Bremner said the Good Society campaign was also littered with “dead links, incorrect information, and some really harmful messaging about the drivers of sexual violence”.

The videos are accompanied by a student guidebook. In one section called Consent Laws and Rights, students are told they can report any sexual violation to the Australian Human Rights Commission. Not only is that not true, but there is no information about reporting assault or harassment to police, or talking to a trusted adult.

Another section called Sex and Gender Norms, confuses “norms” with “myths”. Examples of gender norms provided include, “males enjoy sex more than females” and “males want sex all the time”.

“Everything is also incredibly heteronormative, everything is framed in terms of male-female relationships,” Bremner said.

In the original media release announcing the Good Society, the education minister, Alan Tudge, and the minister for families, Anne Ruston, said the program had been developed in conjunction with Our Watch and Foundation for Young Australians.

Both organisations have since been quick to distance themselves from the project.

Foundation for Young Australians told Guardian Australia that while it had introduced the government to a young person in their network who may have taken part in a confidential reference group process, “FYA has not been asked to review, use or endorse the materials subsequently”.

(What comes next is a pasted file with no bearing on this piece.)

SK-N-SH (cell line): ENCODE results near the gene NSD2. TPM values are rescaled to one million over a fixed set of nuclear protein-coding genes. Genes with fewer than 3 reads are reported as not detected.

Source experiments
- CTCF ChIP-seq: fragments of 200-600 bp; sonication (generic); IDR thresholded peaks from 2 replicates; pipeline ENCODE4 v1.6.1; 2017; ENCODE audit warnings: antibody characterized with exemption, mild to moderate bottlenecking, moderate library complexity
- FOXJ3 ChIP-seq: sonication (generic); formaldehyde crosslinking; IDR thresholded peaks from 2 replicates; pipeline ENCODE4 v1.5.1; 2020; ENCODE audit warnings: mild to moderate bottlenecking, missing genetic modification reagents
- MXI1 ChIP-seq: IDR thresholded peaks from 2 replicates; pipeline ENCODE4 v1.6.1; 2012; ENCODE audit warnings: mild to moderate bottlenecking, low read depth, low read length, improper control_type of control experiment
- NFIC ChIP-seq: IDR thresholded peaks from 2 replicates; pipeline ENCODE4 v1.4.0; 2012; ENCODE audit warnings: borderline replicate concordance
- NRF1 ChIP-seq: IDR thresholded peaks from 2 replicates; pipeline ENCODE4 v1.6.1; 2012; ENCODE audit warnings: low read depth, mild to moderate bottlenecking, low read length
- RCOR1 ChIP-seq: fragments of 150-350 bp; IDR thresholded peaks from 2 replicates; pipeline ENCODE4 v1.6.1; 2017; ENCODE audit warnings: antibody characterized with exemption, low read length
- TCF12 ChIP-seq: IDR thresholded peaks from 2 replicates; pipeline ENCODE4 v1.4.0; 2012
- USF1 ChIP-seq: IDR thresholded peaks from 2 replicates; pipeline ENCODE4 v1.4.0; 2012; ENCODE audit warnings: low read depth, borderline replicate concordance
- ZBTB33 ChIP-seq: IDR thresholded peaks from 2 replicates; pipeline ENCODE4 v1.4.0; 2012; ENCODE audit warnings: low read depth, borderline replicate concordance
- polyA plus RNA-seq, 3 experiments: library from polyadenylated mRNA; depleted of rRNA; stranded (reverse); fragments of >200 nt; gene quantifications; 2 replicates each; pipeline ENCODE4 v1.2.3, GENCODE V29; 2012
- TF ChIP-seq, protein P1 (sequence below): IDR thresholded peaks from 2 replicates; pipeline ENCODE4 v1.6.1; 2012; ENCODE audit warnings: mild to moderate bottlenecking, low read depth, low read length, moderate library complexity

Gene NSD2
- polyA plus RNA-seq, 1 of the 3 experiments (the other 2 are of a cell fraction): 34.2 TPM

Our Watch clarified in a press release on Friday that “Our Watch was consulted between late 2017 and early 2019 when the materials were being developed and provided advice … We have not been asked to use or endorse the materials subsequently.”

Rather, the Good Society appears to have been developed by a public relations firm, called Liquid Interactive, which Bremner said was part of the problem.

“The government needs to actually start speaking to experts,” she said. “They need to stop responding as though this is a public relations problem.”

While Hendriks said she was happy to see information and sex and consent freely available, the government was ignoring the lack of professional development teachers were being provided with to know how to use these resources.

“Teachers come through teacher-training organisations, and sex and relationships education broadly is not taught, and there is very limited education available for teachers when they are actually in schools,” Hendriks said.

“So having something on a website, particularly when it skirts around the issue of sex, is still not going to have the impact that we need in the classroom.”

A spokesperson for the Department of Education told the Guardian that “content on The Good Society website was created by experts and reviewed by a Resource Review Group of subject matter experts. Community members, teachers, and school leaders were also consulted to ensure the content was engaging for students and consistent with community standards”.

In Australia, the crisis support service Lifeline is 13 11 14. If you or someone you know is impacted by sexual assault, family or domestic violence, call 1800RESPECT on 1800 737 732 or visit www.1800RESPECT.org.au. In an emergency, call 000. International helplines can be found via www.befrienders.org